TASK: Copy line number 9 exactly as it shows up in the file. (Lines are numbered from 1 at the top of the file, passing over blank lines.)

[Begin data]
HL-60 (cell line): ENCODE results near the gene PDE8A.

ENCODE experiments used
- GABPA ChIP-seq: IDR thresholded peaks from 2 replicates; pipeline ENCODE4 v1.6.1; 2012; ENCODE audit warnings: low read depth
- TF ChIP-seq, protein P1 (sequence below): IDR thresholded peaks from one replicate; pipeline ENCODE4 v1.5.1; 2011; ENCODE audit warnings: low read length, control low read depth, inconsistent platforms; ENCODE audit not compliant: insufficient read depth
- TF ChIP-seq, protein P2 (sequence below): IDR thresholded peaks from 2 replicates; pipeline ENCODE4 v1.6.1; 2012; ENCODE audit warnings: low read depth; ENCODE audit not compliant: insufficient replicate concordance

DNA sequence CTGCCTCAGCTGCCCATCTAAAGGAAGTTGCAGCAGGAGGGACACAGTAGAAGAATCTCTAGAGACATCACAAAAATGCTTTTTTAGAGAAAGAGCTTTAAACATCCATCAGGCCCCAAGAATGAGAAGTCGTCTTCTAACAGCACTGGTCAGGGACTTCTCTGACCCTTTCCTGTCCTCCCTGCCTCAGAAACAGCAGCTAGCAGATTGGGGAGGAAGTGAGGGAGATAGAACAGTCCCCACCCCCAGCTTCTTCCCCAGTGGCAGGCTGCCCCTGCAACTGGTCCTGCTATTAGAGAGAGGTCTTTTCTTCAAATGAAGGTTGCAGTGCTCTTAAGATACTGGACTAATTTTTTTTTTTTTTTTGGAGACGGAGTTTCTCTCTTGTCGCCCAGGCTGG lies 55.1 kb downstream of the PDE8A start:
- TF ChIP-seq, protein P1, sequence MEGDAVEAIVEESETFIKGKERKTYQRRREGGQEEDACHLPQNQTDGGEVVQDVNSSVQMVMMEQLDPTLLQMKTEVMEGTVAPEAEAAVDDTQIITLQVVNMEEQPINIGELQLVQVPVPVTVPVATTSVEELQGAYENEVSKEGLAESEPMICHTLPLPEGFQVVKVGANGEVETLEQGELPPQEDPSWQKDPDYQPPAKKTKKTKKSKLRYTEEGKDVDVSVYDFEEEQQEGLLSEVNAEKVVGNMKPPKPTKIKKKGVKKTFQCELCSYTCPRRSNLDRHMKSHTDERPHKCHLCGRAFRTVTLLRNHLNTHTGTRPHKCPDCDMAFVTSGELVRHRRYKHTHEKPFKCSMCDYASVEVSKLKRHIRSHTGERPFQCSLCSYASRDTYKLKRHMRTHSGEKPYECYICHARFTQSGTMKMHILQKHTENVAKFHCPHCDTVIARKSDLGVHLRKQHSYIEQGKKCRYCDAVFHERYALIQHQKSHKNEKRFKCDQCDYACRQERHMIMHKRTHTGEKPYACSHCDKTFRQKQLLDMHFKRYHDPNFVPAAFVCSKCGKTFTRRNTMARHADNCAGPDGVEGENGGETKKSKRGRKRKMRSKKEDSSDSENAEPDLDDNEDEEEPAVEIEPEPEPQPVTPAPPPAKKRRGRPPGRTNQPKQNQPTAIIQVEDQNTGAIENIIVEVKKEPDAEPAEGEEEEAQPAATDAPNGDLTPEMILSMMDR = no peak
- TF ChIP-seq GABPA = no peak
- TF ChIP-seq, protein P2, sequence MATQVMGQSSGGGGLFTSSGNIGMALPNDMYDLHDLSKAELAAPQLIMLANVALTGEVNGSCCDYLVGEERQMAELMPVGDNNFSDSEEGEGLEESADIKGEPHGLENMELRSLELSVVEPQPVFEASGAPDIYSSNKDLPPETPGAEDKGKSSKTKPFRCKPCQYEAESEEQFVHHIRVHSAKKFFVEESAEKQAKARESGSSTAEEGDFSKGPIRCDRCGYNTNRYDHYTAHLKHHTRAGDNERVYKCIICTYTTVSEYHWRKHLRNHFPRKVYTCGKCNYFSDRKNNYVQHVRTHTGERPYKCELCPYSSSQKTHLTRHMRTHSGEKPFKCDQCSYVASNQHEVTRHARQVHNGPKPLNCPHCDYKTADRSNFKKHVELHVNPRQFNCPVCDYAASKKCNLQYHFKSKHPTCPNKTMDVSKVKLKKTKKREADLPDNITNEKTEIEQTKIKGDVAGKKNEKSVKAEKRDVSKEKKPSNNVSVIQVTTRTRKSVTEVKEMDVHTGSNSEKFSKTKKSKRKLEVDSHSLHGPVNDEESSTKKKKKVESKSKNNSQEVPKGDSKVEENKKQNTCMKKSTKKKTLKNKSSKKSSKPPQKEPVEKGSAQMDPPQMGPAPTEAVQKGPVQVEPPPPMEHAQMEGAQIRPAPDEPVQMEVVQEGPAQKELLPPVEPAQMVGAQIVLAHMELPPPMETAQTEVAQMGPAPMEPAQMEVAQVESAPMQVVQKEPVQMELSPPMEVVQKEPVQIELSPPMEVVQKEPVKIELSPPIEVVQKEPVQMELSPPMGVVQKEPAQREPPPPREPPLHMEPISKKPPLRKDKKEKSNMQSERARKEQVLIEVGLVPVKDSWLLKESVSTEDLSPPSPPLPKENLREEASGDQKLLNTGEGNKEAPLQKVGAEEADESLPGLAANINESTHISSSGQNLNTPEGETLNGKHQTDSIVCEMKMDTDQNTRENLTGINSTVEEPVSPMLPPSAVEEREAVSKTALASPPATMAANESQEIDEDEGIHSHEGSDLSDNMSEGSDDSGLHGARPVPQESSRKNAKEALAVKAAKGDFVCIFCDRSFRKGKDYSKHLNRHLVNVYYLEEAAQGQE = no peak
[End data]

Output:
- TF ChIP-seq, protein P2, sequence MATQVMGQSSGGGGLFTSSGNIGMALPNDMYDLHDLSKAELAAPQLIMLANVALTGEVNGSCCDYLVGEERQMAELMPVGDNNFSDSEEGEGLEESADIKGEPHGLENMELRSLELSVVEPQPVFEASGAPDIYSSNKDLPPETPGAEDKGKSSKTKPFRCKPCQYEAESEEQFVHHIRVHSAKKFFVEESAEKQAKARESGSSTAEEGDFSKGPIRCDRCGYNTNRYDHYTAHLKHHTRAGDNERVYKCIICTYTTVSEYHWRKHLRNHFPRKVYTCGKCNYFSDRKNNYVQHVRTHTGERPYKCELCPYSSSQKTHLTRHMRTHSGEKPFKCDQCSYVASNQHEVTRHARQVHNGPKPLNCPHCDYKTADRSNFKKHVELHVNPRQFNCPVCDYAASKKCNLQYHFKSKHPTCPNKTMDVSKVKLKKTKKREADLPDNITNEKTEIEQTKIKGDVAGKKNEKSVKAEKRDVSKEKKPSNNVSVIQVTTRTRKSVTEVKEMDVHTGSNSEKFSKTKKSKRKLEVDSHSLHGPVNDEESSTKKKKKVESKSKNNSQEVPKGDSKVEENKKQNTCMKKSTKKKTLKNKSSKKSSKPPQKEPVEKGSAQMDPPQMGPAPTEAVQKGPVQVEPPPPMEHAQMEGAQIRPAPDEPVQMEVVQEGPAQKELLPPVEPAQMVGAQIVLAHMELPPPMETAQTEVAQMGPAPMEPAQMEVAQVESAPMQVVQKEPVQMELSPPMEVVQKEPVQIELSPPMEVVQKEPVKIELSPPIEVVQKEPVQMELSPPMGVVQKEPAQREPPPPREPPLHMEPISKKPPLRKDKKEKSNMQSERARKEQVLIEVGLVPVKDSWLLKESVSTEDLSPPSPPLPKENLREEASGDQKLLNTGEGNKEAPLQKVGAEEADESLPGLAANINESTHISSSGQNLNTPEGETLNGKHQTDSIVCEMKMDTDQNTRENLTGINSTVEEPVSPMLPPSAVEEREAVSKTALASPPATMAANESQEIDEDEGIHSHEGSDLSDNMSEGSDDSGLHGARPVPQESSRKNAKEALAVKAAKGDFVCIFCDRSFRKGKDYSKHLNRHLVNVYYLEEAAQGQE = no peak